Revised descriptions of New Zealand Cenozoic Mollusca from Beu and Maxwell (1990)
(Pl. 24e): GS10344, D45/f8483, Calamity Point, Clifden, Altonian (GNS)
(Pl. 24f): GS10344, D45/f8483, Calamity Point, Clifden, Altonian (GNS)
Beu & Maxwell (1990): Chapter 11; p. 222; pl. 24 e,f.
Synonymy: Notoluponia (Notadusta) clifdenensis Cernohorsky 1971a, p. 123
Description: Size moderate for family (height 30-55 mm), elongate-ovate. Spire covered by callus, barely distinguishable on most shells except by a shallow groove around its base. No sculpture. Aperture narrow, not strongly curved, inner and outer lips almost parallel, denticulate over virtually entire length; inner lip flattened anteriorly, outer edge sharply margined, with a prominent oblique ridge at base and 18-20 denticles above. Outer lip margined anteriorly and posteriorly, bearing 24-29 denticles within.
Comparison: Cypraea clifdenensis is by far the most widespread and therefore best-known New Zealand fossil cypraeid, and is not uncommon in the Long Beach Shellbed at Clifden. C. (Notadusta) trelissickensis (Duntroonian, Castle Hill Basin) is much smaller (height about 18 mm), has a more strongly curved aperture, and has a non-projecting spire. (The shell from Pakaurangi Point so identified by Cernohorsky (1971a, fig. 16) is probably not conspecific). Only three other species of cypraeids have been described from New Zealand; two of these, Cypraea ficoides (?Whaingaroan, "Oamaru" possibly from Hutchinson's Quarry) and Bernaya zoiloides (Bortonian, Pahi, Northland) were based on very poorly preserved internal moulds and should never have been named. In particular, the type of C. ficoides is an incomplete steinkern partly imbedded in very hard limestone and is quite indeterminate, although this has not deterred some workers from applying the name to a variety of fossil cypraeids (e.g. the large steinkern from Parengarenga Harbour (Altonian) figured by Cernohorsky 1971a, fig. 15).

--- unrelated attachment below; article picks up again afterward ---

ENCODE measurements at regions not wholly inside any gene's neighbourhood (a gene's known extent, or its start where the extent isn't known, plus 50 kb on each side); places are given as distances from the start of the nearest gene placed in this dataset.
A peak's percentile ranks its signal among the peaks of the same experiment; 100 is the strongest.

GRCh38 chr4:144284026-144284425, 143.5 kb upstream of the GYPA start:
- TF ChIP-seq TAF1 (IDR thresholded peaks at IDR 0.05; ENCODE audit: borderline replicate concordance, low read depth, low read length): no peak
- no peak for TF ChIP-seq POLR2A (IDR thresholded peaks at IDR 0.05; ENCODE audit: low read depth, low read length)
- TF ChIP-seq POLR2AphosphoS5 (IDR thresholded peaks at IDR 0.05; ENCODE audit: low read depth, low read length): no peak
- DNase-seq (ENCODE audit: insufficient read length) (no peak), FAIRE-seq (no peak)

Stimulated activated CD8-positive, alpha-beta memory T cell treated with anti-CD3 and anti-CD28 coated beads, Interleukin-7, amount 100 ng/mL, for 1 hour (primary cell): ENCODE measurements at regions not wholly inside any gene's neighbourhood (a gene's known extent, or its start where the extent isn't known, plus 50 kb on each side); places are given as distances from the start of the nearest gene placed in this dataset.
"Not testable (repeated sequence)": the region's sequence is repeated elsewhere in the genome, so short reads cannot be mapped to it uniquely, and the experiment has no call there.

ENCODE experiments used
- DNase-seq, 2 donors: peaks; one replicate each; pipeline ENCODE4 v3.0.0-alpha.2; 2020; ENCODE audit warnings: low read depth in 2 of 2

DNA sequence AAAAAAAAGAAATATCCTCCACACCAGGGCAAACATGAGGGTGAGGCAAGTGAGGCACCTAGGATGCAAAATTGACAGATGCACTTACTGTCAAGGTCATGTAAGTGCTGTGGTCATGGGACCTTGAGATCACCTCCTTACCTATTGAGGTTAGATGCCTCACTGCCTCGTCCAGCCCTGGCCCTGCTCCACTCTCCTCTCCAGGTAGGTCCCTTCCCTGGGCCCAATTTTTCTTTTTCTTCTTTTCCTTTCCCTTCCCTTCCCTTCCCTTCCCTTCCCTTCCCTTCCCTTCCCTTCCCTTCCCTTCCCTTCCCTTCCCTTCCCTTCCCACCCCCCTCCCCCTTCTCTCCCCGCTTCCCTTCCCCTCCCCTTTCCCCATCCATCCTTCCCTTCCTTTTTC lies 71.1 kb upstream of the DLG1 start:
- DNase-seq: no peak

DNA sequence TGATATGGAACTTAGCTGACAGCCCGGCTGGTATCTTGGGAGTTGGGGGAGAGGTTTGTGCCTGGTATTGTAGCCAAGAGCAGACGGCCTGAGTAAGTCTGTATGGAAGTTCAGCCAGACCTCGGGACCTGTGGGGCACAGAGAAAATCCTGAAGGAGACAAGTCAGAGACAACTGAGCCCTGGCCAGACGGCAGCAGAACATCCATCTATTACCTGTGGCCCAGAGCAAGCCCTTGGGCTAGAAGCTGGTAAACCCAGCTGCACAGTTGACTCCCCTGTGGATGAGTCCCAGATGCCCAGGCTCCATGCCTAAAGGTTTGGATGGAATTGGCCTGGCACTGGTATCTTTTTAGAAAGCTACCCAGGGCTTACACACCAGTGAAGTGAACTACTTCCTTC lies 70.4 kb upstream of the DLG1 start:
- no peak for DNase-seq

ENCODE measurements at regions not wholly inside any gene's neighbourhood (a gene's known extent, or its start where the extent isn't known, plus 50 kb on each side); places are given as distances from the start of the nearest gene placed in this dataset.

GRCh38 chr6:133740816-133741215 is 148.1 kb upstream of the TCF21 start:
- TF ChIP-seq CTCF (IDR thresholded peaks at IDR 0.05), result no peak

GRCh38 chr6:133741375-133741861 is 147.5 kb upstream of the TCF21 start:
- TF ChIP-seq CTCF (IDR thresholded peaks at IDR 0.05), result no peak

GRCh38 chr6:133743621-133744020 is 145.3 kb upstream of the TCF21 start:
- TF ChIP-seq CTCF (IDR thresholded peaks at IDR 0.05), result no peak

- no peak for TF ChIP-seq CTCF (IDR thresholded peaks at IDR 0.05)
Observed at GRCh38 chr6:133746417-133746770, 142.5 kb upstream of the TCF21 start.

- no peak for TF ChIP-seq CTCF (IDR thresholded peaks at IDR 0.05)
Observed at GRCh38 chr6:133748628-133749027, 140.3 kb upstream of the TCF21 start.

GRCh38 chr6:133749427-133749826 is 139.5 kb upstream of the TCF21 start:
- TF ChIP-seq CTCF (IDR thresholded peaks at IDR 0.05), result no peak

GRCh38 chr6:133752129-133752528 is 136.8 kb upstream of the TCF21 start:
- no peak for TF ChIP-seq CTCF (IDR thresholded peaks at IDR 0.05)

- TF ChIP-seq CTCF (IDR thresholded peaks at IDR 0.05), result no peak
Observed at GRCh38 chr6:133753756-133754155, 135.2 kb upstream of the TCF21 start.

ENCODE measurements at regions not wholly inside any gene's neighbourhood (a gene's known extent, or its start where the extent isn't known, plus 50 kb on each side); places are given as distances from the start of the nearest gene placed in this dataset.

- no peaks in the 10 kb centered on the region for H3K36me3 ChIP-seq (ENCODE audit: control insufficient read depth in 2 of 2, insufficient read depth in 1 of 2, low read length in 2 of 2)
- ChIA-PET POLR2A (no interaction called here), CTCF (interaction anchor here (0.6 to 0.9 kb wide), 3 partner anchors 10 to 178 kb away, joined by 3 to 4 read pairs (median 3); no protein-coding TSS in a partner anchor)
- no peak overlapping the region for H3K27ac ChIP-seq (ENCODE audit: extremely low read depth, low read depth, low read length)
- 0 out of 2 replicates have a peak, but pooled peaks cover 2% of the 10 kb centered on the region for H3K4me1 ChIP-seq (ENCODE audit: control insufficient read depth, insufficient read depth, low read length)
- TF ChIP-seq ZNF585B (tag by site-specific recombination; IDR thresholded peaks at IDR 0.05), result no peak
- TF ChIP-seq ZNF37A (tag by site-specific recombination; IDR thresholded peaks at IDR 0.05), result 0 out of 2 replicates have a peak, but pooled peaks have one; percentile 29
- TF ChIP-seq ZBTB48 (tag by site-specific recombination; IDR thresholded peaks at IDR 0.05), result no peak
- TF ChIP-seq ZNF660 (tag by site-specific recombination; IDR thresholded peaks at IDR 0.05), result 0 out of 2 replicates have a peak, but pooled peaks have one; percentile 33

Cypraeids have a sporadic record from earliest Eocene (see Palaeocypraea eripnides, Pl. 4j,k) to Recent in New Zealand. Their general rarity and low diversity suggest that New Zealand was never fully tropical.
Distribution: Otaian-Kapitean; Long Beach Shellbed, Clifden, Altonian (type); Fouraye Siltstone, Calamity Point Sandstone and Slip Point Siltstone, Clifden; Pakaurangi Formation, Pakaurangi Point, Kaipara Harbour; Paratoetoe, Parengarenga Harbour; Ngakonui Stream, Pahaoa River, Wairarapa, Waiauan; Maruhou Point, Te Araroa, East Cape, Kapitean (1 specimen).
Cite this publication as: "A.G. Beu and J.I. Raine (2009). Revised
descriptions of New Zealand Cenozoic Mollusca from Beu and Maxwell (1990). GNS
Science miscellaneous series no. 27."
© GNS Science, 2009
(Included with a PDF facsimile file copy of New Zealand Geological Survey Paleontological Bulletin 58 in CD version from: Publications Officer, GNS Science, P.O. Box 30368 Lower Hutt, New Zealand)